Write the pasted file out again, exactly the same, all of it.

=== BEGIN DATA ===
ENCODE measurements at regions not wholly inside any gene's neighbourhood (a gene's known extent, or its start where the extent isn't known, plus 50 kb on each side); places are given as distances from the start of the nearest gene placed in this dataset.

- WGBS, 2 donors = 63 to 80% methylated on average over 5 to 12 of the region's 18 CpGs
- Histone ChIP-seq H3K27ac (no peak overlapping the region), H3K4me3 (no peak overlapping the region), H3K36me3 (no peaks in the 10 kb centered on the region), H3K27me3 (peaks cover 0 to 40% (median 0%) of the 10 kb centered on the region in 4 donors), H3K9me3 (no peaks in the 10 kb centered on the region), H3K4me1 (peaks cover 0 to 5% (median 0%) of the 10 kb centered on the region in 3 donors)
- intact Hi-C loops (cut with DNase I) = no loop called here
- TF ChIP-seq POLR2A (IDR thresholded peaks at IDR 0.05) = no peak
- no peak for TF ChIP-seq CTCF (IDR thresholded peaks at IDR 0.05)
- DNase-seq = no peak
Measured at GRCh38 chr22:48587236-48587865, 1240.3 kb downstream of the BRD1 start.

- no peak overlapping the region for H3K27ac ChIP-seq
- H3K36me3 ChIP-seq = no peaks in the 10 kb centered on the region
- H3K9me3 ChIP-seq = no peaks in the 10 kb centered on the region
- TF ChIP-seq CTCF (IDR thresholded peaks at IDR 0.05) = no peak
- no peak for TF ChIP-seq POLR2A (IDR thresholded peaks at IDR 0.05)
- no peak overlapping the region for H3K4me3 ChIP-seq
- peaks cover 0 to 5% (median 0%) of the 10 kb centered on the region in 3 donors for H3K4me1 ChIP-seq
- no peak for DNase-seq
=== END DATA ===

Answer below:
ENCODE measurements at regions not wholly inside any gene's neighbourhood (a gene's known extent, or its start where the extent isn't known, plus 50 kb on each side); places are given as distances from the start of the nearest gene placed in this dataset.

- WGBS, 2 donors = 63 to 80% methylated on average over 5 to 12 of the region's 18 CpGs
- Histone ChIP-seq H3K27ac (no peak overlapping the region), H3K4me3 (no peak overlapping the region), H3K36me3 (no peaks in the 10 kb centered on the region), H3K27me3 (peaks cover 0 to 40% (median 0%) of the 10 kb centered on the region in 4 donors), H3K9me3 (no peaks in the 10 kb centered on the region), H3K4me1 (peaks cover 0 to 5% (median 0%) of the 10 kb centered on the region in 3 donors)
- intact Hi-C loops (cut with DNase I) = no loop called here
- TF ChIP-seq POLR2A (IDR thresholded peaks at IDR 0.05) = no peak
- no peak for TF ChIP-seq CTCF (IDR thresholded peaks at IDR 0.05)
- DNase-seq = no peak
Measured at GRCh38 chr22:48587236-48587865, 1240.3 kb downstream of the BRD1 start.

- no peak overlapping the region for H3K27ac ChIP-seq
- H3K36me3 ChIP-seq = no peaks in the 10 kb centered on the region
- H3K9me3 ChIP-seq = no peaks in the 10 kb centered on the region
- TF ChIP-seq CTCF (IDR thresholded peaks at IDR 0.05) = no peak
- no peak for TF ChIP-seq POLR2A (IDR thresholded peaks at IDR 0.05)
- no peak overlapping the region for H3K4me3 ChIP-seq
- peaks cover 0 to 5% (median 0%) of the 10 kb centered on the region in 3 donors for H3K4me1 ChIP-seq
- no peak for DNase-seq